Stacy said his company–different name, same team–built Tuscan Reserve. He described the proposal as a “luxury” apartment complex. “There are now demand for these types of apartments as we’ve shown at Tuscan Reserve,” he said. “We’re seeing additional trends that are happening throughout the state of Florida where people are moving in from out of state at unprecedented numbers. And they’re moving into areas they previously did not move into such as Palm Coast or other areas. So you’re adding additional demand on top of the limited supply. So it’s a it’s a double squeeze right now that the city is experiencing. And the type of people that are moving in that I expect would be our resume profile at at the tribute would be very similar to what we had to Tuscan reserves.”
He said the average household income of residents at Tuscan Reserve is $88,500, quite a bit higher than the typical apartment dweller’s $40,000 to $50,000 income.
“So basically it’s going to be luxury workforce,” a perplexed Eddie Branquinho, the council member, asked Stacy.
“No,” Stacy replied, though he didn’t address Branquinho’s point so much as restate what he’d already said: “I think that we’re trying to build the highest quality apartment community in Palm Coast.”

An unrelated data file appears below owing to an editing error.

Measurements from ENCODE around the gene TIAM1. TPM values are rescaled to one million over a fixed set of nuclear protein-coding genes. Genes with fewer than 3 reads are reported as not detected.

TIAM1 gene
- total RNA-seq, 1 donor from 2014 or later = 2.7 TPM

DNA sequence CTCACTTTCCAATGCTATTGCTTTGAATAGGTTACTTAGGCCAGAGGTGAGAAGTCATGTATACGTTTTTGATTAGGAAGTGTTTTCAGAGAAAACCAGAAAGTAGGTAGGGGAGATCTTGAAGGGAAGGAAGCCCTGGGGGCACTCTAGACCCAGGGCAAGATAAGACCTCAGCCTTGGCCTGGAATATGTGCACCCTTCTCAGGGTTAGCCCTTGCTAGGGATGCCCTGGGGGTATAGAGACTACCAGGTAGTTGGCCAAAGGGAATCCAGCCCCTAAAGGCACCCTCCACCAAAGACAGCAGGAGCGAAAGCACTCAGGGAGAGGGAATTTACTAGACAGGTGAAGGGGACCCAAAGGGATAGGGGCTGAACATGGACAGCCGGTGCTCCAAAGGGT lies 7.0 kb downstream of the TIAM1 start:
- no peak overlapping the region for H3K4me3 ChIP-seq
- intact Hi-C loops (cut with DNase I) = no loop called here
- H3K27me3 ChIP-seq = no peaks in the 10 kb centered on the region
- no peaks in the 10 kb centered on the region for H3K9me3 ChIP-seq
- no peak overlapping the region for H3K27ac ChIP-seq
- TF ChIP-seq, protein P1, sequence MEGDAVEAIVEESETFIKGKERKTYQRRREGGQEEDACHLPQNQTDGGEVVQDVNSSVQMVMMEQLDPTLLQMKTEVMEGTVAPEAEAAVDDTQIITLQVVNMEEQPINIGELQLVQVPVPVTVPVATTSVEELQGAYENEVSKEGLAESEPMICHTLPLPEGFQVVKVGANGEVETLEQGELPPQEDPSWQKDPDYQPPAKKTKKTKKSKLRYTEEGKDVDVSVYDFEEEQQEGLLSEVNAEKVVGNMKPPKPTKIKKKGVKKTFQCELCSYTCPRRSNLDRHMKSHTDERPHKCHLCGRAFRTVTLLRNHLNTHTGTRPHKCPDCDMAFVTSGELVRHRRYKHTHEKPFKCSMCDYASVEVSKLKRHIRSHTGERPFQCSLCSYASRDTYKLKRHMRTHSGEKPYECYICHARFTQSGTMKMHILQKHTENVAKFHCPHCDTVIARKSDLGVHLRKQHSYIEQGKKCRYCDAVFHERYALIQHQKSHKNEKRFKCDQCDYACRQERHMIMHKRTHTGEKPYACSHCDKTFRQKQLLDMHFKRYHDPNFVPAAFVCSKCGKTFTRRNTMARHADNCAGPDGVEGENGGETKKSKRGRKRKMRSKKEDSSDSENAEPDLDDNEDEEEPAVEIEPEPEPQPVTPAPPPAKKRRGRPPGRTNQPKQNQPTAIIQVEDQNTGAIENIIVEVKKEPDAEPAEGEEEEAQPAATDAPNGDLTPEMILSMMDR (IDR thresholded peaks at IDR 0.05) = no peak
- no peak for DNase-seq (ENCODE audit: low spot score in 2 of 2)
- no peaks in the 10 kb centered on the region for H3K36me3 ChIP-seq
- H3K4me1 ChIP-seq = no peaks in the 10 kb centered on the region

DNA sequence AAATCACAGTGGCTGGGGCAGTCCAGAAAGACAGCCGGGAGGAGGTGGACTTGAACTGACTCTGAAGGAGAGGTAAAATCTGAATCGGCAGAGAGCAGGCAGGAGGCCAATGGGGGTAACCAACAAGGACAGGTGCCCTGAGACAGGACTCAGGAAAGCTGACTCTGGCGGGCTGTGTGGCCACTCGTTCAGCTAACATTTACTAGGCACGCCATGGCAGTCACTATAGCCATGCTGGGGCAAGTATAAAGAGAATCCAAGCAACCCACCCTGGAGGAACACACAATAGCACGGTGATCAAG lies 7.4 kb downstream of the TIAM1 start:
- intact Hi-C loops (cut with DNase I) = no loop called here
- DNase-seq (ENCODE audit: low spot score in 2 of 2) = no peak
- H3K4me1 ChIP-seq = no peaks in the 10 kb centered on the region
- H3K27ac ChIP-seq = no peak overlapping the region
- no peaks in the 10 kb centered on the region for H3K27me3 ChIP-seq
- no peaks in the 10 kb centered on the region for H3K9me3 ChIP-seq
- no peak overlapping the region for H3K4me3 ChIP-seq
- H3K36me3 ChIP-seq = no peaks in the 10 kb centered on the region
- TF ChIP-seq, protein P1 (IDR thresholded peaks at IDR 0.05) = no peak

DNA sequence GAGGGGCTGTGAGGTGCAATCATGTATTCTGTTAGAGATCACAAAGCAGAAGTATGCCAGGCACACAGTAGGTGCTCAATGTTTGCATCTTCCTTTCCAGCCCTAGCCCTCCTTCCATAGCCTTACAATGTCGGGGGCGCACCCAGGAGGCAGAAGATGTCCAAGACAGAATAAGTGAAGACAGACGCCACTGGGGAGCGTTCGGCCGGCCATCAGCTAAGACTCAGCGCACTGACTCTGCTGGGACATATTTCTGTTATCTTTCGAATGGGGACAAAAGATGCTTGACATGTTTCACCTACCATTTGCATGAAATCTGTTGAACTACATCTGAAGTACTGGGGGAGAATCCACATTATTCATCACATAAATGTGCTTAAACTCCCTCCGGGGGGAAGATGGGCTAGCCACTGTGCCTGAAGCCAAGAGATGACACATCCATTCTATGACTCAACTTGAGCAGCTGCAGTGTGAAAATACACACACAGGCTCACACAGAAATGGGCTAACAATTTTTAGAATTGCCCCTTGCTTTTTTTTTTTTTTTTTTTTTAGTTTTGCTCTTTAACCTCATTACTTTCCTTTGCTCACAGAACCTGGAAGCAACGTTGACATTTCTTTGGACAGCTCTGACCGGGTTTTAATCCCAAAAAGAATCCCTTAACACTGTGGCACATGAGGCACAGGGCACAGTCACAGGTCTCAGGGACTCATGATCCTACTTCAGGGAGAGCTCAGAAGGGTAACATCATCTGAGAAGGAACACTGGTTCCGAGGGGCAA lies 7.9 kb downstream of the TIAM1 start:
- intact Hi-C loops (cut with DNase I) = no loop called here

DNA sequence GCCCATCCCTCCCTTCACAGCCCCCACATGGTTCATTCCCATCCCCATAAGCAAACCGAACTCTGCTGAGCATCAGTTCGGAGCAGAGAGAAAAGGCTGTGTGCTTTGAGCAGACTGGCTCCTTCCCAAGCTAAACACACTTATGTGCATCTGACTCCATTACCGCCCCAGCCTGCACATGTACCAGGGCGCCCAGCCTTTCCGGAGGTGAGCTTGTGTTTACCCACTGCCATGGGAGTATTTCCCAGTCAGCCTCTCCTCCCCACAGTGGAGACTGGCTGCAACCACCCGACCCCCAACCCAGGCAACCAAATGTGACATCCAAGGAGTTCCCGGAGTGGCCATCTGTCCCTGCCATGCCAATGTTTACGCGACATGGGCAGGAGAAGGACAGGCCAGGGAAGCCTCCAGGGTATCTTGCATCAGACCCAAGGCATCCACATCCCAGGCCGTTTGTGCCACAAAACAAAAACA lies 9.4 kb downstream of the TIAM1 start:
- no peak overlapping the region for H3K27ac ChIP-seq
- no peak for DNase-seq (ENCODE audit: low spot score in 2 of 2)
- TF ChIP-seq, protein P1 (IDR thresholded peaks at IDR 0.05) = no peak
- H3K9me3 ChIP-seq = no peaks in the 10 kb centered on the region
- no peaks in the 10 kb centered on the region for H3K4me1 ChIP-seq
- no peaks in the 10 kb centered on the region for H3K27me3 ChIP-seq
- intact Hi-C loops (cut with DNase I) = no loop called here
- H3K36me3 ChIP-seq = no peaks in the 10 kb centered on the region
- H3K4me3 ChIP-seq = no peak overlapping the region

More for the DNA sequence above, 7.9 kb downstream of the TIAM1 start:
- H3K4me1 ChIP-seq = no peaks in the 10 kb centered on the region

“I am aware,” Council member Nick Klufas said, “that we’ll still need student housing and affordable housing with JU and UNF and the expansion of AdventHealth and the Florida hospital system, bringing jobs and college curriculum to our community, we’re going to need those additional types of housing as well.” He was referring to the coming campuses in Town Center of the University of Florida and Jacksonville University, as well as the new AdventHealth Hospital under construction on Palm Coast Parkway, though even students who share housing don’t generally result in household incomes of $88,000 a year.
“With all due respect,” Branquinho said, “this is anything but affordable housing and workforce housing.” He said he wasn’t questioning the quality, though he was questioning the density and “overbuilding.” He added: ” In my opinion, we do not have too many one-family homes in Palm Coast.” In fact, the city is at a deficit for affordable apartment choices.